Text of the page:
Would Merkel, Cameron, Hollande, Tusk et al say nothing and pretend such an assault by a member of their party didn’t happen, or would they be swift in being seen to do or say something?  Of course it would be the latter, as the first to politically frame robustly and convincingly normally wins the day!

Any European MP would be expected to resign after such an incident – and expelled from their party if they didn’t.

Conversely, expelling people from a European political party for making a statement of fact – in this case  regarding the falling  number of people attending the Sunday Euromaidan protests – simply wouldn’t happen in a European political party either.  No European leader would even consider it.

In short, Mr Yatseniuk is displaying a style of leadership so un-European, so undemocratic, so willfully blind and unaccountable for the wrong doings that are on-going within his own party, that it is much closer to the leadership style of “Homo-politico Sovieticus” than that of “Homo-politico Europa”.

Sadly, much as Ms Tymoshenko did, Mr Yatseniuk seems to see Batkivshchyna as little more than a vehicle to carry him to power – the rights and wrongs within that machinery seemingly irrelevant and to be ignored as far as he is concerned – as long as it carries him to the presidency.

Perhaps that is to be expected?

After all, whether he becomes president of Ukraine or not, the release of Ms Tymoshenko will depose him as leader of Batkivshchyna, as she will almost certainly be returned to that position by the party – and any parliamentary elections after her release will almost certainly return her to the RADA as leader of that party.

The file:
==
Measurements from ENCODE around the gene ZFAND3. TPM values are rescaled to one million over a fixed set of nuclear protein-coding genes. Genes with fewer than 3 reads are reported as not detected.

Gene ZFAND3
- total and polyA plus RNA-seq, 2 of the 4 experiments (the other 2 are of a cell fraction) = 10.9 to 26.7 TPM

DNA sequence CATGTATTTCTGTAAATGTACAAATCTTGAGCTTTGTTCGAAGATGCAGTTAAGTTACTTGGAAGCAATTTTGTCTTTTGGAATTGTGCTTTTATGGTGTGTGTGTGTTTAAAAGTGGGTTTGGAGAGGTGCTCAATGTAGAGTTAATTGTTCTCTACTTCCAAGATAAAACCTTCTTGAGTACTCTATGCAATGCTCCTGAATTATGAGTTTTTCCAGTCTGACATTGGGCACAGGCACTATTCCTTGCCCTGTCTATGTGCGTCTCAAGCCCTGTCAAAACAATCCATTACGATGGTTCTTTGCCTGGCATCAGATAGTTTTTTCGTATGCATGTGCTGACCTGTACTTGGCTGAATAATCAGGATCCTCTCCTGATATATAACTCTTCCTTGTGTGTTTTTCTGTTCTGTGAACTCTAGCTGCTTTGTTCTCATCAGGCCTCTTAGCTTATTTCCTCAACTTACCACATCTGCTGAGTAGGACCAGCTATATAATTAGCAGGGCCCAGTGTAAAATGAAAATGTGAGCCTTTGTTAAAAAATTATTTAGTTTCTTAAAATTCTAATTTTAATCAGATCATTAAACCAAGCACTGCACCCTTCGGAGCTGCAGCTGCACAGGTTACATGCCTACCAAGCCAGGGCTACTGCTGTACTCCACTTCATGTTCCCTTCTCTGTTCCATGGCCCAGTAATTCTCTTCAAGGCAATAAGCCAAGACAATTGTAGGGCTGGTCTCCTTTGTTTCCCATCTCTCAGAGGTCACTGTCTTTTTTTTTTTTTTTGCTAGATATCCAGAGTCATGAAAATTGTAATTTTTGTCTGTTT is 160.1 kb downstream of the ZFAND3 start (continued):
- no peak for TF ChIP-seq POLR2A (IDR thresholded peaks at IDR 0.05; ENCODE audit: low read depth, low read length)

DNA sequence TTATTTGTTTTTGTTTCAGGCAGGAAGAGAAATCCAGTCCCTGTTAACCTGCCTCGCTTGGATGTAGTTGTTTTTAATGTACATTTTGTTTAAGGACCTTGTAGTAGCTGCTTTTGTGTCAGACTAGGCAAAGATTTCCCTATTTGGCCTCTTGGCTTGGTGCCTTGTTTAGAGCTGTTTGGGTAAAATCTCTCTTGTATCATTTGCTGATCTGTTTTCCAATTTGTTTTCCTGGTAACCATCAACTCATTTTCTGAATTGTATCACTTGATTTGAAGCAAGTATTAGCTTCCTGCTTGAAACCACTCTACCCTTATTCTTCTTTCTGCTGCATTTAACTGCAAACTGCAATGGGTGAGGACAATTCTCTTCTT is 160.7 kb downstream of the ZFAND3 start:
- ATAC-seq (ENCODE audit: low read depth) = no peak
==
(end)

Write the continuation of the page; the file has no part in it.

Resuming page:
In short, unless Ms Tymoshenko quits politics, if Mr Yatseniuk is not president at the time of her release then he will be jettisoned from any serious position of power within the current opposition.  For him it is president or bust – or a decade in the political shadows once more.

Becoming Prime Minsiter to a Klitshcko presidency would not be enough.  Upon Ms Tymoshenko’s release and return to party leadership and the RADA, Mr Yatseniuk would be faced with the probable de jure position but a de facto Prime Minister in Ms Tymoshenko controlling Batkishchyna.

Nevertheless, the leadership he is currently displaying is very much a disappointment  - and a contributory factor as to why the largest opposition political party fails – by some distance – to have the most popular opposition presidential candidate amongst the Ukrainian constituency.

The Batkivshchyna leadership needs to be sorted out – and rather swiftly, for I will not be the only one noticing the deficiencies and obvious gaps between pro-European integration rhetoric and actual values displayed within the leadership.  Such briefing notes will fill files within the embassies of Kyiv too!